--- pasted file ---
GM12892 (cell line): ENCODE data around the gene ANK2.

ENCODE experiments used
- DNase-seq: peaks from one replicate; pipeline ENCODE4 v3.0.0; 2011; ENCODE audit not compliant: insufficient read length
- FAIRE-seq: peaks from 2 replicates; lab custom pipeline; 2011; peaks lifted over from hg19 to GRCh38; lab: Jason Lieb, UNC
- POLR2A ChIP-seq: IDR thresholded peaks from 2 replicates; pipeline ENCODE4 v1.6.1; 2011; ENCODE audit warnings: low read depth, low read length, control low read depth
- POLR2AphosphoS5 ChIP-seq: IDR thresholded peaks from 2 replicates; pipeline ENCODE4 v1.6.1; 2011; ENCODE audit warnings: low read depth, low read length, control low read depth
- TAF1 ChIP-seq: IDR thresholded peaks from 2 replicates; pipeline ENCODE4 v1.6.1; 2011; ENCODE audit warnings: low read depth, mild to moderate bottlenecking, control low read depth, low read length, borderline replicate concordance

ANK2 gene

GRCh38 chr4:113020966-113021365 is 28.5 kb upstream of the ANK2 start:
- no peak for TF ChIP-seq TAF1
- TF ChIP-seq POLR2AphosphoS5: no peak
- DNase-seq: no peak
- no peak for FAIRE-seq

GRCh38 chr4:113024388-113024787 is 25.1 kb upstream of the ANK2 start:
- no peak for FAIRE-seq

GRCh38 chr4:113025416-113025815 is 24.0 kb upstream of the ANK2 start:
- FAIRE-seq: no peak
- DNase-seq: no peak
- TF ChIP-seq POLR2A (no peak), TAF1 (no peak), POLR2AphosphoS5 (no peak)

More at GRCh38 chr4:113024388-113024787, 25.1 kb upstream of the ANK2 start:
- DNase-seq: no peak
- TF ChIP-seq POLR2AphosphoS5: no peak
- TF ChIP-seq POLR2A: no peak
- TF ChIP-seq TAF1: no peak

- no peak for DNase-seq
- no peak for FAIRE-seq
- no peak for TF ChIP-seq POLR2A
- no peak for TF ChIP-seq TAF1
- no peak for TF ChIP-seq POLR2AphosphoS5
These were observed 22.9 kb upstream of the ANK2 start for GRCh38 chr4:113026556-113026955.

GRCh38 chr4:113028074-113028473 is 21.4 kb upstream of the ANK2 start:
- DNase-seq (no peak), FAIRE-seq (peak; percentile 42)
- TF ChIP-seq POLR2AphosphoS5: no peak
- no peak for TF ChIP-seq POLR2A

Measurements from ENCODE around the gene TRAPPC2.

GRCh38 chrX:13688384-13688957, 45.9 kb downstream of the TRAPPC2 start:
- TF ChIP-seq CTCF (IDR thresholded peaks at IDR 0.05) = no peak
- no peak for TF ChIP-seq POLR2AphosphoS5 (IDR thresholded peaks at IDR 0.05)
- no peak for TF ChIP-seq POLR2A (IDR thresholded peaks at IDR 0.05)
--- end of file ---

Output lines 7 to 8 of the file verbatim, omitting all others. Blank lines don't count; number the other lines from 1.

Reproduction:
- TAF1 ChIP-seq: IDR thresholded peaks from 2 replicates; pipeline ENCODE4 v1.6.1; 2011; ENCODE audit warnings: low read depth, mild to moderate bottlenecking, control low read depth, low read length, borderline replicate concordance

ANK2 gene